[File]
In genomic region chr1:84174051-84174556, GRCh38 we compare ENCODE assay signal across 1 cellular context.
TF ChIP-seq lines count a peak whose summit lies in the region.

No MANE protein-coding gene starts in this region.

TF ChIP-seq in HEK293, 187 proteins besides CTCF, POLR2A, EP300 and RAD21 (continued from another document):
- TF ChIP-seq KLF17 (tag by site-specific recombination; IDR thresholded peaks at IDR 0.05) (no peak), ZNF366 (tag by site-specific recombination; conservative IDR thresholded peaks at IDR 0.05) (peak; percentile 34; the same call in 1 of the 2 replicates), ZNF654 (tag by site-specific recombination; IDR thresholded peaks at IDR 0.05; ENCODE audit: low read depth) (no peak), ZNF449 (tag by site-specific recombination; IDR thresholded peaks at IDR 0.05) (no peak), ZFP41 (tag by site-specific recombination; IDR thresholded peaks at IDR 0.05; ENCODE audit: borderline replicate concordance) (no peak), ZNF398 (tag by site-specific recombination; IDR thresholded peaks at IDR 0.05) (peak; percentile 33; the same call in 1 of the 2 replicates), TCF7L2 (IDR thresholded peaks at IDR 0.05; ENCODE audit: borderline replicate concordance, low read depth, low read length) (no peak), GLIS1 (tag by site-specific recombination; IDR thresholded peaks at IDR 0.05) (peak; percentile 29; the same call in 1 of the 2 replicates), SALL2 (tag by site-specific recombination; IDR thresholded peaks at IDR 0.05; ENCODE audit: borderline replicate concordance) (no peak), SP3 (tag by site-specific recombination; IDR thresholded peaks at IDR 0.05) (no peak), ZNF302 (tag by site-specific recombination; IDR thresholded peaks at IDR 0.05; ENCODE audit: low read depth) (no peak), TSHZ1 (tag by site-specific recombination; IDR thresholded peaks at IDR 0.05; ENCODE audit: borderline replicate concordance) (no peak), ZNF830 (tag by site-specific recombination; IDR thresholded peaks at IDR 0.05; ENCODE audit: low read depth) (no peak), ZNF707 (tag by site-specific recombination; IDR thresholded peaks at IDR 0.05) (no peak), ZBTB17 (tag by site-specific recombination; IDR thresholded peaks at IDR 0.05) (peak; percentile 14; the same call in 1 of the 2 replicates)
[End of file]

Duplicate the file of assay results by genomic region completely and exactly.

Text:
In genomic region chr1:84174051-84174556, GRCh38 we compare ENCODE assay signal across 1 cellular context.
TF ChIP-seq lines count a peak whose summit lies in the region.

No MANE protein-coding gene starts in this region.

TF ChIP-seq in HEK293, 187 proteins besides CTCF, POLR2A, EP300 and RAD21 (continued from another document):
- TF ChIP-seq KLF17 (tag by site-specific recombination; IDR thresholded peaks at IDR 0.05) (no peak), ZNF366 (tag by site-specific recombination; conservative IDR thresholded peaks at IDR 0.05) (peak; percentile 34; the same call in 1 of the 2 replicates), ZNF654 (tag by site-specific recombination; IDR thresholded peaks at IDR 0.05; ENCODE audit: low read depth) (no peak), ZNF449 (tag by site-specific recombination; IDR thresholded peaks at IDR 0.05) (no peak), ZFP41 (tag by site-specific recombination; IDR thresholded peaks at IDR 0.05; ENCODE audit: borderline replicate concordance) (no peak), ZNF398 (tag by site-specific recombination; IDR thresholded peaks at IDR 0.05) (peak; percentile 33; the same call in 1 of the 2 replicates), TCF7L2 (IDR thresholded peaks at IDR 0.05; ENCODE audit: borderline replicate concordance, low read depth, low read length) (no peak), GLIS1 (tag by site-specific recombination; IDR thresholded peaks at IDR 0.05) (peak; percentile 29; the same call in 1 of the 2 replicates), SALL2 (tag by site-specific recombination; IDR thresholded peaks at IDR 0.05; ENCODE audit: borderline replicate concordance) (no peak), SP3 (tag by site-specific recombination; IDR thresholded peaks at IDR 0.05) (no peak), ZNF302 (tag by site-specific recombination; IDR thresholded peaks at IDR 0.05; ENCODE audit: low read depth) (no peak), TSHZ1 (tag by site-specific recombination; IDR thresholded peaks at IDR 0.05; ENCODE audit: borderline replicate concordance) (no peak), ZNF830 (tag by site-specific recombination; IDR thresholded peaks at IDR 0.05; ENCODE audit: low read depth) (no peak), ZNF707 (tag by site-specific recombination; IDR thresholded peaks at IDR 0.05) (no peak), ZBTB17 (tag by site-specific recombination; IDR thresholded peaks at IDR 0.05) (peak; percentile 14; the same call in 1 of the 2 replicates)